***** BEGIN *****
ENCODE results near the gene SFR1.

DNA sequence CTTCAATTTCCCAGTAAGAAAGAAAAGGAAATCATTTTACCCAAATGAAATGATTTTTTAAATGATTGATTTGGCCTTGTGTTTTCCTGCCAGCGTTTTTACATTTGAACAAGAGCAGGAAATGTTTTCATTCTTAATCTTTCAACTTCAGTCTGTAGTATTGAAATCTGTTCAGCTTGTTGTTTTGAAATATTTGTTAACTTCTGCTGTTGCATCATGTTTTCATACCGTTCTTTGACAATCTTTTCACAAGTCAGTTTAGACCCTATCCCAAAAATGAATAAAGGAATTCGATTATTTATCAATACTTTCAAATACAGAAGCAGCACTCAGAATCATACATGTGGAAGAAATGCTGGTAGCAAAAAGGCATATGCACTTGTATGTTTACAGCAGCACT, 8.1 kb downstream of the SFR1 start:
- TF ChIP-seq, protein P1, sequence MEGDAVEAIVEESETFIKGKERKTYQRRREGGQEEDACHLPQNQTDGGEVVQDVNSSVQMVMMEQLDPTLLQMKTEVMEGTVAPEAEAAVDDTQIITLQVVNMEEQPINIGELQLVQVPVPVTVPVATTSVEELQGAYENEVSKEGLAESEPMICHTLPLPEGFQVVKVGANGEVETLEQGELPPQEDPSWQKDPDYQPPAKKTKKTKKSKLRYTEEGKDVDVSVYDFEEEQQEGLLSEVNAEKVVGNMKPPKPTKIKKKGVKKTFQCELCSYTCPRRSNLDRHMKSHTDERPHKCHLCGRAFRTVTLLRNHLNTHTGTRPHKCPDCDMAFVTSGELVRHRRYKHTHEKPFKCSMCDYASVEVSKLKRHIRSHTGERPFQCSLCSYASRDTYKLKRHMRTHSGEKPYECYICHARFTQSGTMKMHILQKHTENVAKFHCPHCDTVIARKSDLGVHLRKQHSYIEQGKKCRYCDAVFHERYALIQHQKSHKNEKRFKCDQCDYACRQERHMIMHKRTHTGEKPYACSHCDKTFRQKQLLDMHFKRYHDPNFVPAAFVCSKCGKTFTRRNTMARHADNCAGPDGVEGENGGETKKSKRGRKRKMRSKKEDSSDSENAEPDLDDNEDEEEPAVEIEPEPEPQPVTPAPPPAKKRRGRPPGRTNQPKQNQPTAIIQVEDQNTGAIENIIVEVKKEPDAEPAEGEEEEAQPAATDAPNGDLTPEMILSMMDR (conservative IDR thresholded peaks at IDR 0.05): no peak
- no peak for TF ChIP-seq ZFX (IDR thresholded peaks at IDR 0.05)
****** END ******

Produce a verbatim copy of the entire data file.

ENCODE results near the gene SFR1.

DNA sequence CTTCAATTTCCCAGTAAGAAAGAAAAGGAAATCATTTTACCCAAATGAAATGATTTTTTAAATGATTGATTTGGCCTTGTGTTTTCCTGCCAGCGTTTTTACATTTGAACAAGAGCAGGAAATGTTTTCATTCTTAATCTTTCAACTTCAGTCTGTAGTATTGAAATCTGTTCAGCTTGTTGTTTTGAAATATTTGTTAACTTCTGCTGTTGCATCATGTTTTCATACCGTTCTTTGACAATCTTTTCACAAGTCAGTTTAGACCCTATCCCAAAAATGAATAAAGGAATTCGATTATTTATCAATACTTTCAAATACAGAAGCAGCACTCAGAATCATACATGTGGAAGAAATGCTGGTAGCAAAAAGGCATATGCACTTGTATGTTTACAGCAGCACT, 8.1 kb downstream of the SFR1 start:
- TF ChIP-seq, protein P1, sequence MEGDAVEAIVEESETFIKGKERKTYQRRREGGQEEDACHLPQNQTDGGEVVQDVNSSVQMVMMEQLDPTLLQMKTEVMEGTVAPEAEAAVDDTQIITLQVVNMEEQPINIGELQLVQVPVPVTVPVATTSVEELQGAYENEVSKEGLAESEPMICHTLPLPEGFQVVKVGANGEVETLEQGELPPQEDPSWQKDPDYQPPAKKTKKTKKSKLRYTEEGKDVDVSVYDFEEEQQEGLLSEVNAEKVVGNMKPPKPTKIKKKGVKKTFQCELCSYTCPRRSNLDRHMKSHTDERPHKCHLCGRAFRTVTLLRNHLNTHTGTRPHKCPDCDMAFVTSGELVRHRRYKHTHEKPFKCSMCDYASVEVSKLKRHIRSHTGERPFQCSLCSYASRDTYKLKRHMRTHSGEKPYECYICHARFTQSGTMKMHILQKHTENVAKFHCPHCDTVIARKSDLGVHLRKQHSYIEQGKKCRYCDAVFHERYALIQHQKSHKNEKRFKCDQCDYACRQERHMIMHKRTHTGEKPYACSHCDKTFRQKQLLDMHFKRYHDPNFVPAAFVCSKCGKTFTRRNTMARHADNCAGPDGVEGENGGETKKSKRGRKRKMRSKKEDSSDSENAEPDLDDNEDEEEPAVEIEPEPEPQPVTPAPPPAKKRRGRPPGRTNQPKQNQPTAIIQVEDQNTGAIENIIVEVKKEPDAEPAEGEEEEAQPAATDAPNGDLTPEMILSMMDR (conservative IDR thresholded peaks at IDR 0.05): no peak
- no peak for TF ChIP-seq ZFX (IDR thresholded peaks at IDR 0.05)